Ericsson made the announcement by releasing a photo of a van and asking "What seats 8 comfortably, gets 20 miles per gallon and more than 2 gigabits per second"
"Today, it takes up the luggage space in a mini-van but, by 2020, it'll fit nicely in your smartphone, watch or other wearable," Ericsson stated.
The tests are taking place with a vehicle because the radio unit is too large to carry around on its own. Once 5G bands are approved, however, the radio unit will be attached to a cell tower.
While the mobile tests have achieved 2Gbps, Ericsson said it has achieved 5Gbps at its development facility in Stockholm.
The Sweden-based telecom giant said its 5G technology affords multipoint connectivity for increased wireless resilience to connecting mobile devices to multiple 5G radio sites, delivering several MIMO (multiple-input and multiple-output) streams.
Ericsson is performing live tests of its 5G networks in Stockholm and Plano, Texas, and its putting feelers out for mobile operators, eco-system partners and academia to try it.
Using a van with a 5G transmitter/receiver, Ericsson is driving around the Swedish and U.S. test sites transmitting different sets of MIMO streams from different 5G radios.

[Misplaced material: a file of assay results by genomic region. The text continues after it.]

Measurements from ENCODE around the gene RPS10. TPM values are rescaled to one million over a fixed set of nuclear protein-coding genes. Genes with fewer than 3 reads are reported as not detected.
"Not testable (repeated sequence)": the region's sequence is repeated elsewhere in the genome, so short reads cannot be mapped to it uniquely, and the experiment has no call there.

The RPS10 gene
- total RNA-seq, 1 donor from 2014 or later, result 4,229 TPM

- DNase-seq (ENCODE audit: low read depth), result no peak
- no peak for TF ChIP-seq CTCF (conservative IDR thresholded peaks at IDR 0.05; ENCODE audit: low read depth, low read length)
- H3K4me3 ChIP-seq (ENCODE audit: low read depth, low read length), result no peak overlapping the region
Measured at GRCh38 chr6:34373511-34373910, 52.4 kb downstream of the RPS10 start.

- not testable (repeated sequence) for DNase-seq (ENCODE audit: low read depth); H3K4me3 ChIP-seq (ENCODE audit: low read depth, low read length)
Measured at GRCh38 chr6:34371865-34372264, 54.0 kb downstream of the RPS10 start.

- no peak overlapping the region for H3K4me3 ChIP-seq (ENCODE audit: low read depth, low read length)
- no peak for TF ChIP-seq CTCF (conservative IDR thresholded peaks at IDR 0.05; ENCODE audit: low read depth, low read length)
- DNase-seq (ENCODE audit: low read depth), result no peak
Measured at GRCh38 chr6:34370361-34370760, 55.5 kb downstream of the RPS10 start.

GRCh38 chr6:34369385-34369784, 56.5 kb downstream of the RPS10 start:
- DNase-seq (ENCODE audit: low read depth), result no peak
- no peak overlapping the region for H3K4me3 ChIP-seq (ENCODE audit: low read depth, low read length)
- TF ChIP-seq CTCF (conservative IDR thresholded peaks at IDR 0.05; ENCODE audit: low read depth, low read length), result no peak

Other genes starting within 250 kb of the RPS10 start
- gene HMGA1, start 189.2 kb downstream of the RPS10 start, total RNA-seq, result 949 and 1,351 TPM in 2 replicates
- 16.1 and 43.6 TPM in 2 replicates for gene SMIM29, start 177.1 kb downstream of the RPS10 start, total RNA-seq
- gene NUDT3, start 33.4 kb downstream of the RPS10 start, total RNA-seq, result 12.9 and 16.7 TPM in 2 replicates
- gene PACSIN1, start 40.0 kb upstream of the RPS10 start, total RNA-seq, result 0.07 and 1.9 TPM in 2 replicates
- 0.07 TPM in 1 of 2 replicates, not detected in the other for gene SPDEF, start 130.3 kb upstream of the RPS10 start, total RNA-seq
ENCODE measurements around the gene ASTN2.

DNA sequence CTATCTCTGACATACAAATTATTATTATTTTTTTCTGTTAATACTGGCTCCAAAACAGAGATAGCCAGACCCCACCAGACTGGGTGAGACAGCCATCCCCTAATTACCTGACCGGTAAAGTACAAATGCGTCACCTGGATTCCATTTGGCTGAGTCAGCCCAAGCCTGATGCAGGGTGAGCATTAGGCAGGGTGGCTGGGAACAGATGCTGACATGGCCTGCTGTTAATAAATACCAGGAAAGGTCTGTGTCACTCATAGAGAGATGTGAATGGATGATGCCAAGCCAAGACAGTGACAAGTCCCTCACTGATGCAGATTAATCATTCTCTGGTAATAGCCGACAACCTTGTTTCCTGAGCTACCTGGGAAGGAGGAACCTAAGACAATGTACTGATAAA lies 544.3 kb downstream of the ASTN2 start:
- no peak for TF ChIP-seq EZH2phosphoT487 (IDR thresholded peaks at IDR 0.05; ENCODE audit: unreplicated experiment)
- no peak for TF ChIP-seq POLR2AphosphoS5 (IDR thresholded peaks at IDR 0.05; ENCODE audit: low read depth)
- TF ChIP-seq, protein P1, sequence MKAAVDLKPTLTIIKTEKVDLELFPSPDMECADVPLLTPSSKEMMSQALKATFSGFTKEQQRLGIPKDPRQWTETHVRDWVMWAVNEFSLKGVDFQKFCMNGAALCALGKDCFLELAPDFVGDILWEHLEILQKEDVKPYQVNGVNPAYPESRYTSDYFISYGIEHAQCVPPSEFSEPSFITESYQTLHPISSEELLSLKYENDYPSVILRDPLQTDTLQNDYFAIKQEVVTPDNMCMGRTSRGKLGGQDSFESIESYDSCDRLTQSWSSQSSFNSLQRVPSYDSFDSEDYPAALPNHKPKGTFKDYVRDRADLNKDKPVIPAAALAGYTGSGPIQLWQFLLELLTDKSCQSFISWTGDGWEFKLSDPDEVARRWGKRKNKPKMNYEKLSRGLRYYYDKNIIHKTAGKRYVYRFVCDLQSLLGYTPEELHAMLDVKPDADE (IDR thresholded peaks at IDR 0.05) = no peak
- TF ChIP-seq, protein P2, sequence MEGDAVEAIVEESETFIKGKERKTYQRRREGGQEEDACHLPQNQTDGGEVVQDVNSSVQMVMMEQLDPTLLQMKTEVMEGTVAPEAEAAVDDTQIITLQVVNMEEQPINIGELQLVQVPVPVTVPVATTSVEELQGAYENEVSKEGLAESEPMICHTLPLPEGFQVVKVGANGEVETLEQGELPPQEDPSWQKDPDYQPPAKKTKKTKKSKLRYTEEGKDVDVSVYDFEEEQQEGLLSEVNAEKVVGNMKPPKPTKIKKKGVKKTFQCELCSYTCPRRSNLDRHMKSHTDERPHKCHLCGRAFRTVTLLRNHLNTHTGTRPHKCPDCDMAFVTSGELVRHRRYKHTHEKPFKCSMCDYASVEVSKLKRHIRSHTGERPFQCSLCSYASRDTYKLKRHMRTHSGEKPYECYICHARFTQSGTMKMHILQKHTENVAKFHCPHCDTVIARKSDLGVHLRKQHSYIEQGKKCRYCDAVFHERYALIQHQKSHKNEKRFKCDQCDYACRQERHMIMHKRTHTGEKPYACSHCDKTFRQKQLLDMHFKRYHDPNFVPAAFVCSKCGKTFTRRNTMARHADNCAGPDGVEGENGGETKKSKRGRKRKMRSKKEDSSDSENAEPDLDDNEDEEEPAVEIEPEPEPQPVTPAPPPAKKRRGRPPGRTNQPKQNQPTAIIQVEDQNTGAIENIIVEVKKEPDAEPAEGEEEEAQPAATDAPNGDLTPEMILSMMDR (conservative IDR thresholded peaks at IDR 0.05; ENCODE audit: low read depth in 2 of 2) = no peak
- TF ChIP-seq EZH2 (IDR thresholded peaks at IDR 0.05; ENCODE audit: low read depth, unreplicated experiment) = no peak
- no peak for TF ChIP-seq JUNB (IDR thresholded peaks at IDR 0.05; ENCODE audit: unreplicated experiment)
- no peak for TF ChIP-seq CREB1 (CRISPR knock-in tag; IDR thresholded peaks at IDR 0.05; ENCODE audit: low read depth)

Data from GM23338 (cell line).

"By doing that we increase the special separation between different MIMO streams and thereby improve performance of the systems," said Peter Naucler, the test bed project manager for Ericsson's radio development unit.
Along with multiple upload and download links, the 5G technology boasts greater than 2Gbps throughput. Today's LTE offers download speeds at up to 450Mbps using 60MHz of spectrum.
Telecom providers are hoping regulators will set aside at least 100MHz of spectrum below 6GHz for 5G in the future.
"Today, your LTE smartphone receives transmissions from one cell at a time, and many different techniques are used to ensure that you stay connected as you move between cells," Ericsson said in a press release. "But, with smartphone subscriptions set to more than double, suggesting an eightfold increase in traffic by the end of 2020, today's mobile technology alone won't be sufficient to maintain high quality connections as traffic grows, while satisfying new challenging demands."